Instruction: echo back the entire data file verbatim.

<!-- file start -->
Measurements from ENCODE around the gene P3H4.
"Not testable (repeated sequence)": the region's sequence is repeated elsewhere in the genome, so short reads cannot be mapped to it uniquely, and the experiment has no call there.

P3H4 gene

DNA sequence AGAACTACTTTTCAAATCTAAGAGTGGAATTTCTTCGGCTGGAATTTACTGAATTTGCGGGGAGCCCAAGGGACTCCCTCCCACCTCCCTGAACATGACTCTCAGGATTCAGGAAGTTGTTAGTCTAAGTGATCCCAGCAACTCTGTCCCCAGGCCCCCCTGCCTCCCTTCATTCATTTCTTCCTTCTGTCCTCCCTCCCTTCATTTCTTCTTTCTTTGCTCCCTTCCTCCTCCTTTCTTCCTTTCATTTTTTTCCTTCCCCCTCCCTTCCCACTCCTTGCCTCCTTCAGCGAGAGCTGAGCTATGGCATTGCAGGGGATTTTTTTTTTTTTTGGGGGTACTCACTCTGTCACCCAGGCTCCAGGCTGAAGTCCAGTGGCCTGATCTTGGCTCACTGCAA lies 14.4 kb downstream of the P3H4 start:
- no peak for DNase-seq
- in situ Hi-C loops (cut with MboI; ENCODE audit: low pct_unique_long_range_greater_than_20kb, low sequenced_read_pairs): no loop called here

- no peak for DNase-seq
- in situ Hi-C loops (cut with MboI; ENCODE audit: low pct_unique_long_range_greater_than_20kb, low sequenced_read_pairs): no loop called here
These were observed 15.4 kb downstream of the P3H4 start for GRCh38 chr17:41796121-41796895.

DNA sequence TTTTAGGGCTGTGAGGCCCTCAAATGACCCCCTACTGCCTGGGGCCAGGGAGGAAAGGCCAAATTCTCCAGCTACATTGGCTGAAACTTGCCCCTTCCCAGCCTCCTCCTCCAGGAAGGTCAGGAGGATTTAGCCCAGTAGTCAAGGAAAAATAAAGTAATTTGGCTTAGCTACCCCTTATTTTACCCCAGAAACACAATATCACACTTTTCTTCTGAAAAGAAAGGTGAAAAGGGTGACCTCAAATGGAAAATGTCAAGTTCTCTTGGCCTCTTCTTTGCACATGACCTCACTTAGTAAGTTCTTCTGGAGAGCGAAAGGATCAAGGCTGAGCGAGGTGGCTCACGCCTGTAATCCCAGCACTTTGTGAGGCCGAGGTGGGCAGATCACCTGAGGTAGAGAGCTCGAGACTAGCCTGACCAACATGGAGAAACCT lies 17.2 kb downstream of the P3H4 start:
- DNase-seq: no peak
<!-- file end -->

Measurements from ENCODE around the gene P3H4.
"Not testable (repeated sequence)": the region's sequence is repeated elsewhere in the genome, so short reads cannot be mapped to it uniquely, and the experiment has no call there.

P3H4 gene

DNA sequence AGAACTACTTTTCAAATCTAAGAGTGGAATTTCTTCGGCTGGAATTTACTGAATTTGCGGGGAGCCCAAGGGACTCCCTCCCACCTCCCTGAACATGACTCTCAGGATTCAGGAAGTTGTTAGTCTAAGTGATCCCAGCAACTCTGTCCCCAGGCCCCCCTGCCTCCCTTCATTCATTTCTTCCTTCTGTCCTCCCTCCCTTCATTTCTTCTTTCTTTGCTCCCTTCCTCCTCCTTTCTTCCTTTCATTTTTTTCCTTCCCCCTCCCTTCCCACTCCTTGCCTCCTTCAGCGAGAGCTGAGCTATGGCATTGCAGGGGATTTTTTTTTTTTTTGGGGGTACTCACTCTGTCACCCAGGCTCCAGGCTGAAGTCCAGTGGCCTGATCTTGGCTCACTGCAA lies 14.4 kb downstream of the P3H4 start:
- no peak for DNase-seq
- in situ Hi-C loops (cut with MboI; ENCODE audit: low pct_unique_long_range_greater_than_20kb, low sequenced_read_pairs): no loop called here

- no peak for DNase-seq
- in situ Hi-C loops (cut with MboI; ENCODE audit: low pct_unique_long_range_greater_than_20kb, low sequenced_read_pairs): no loop called here
These were observed 15.4 kb downstream of the P3H4 start for GRCh38 chr17:41796121-41796895.

DNA sequence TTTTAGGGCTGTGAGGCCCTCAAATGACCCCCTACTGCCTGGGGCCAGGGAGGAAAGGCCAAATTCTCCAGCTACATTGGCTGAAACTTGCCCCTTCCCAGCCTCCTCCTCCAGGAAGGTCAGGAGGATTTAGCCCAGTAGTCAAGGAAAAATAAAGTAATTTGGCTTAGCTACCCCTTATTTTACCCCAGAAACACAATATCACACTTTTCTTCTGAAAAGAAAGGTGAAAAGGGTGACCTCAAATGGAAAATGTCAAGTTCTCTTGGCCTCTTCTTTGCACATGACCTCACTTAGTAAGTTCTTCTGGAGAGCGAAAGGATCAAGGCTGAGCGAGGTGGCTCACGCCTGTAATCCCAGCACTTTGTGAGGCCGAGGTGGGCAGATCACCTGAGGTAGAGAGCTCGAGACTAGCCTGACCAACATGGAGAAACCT lies 17.2 kb downstream of the P3H4 start:
- DNase-seq: no peak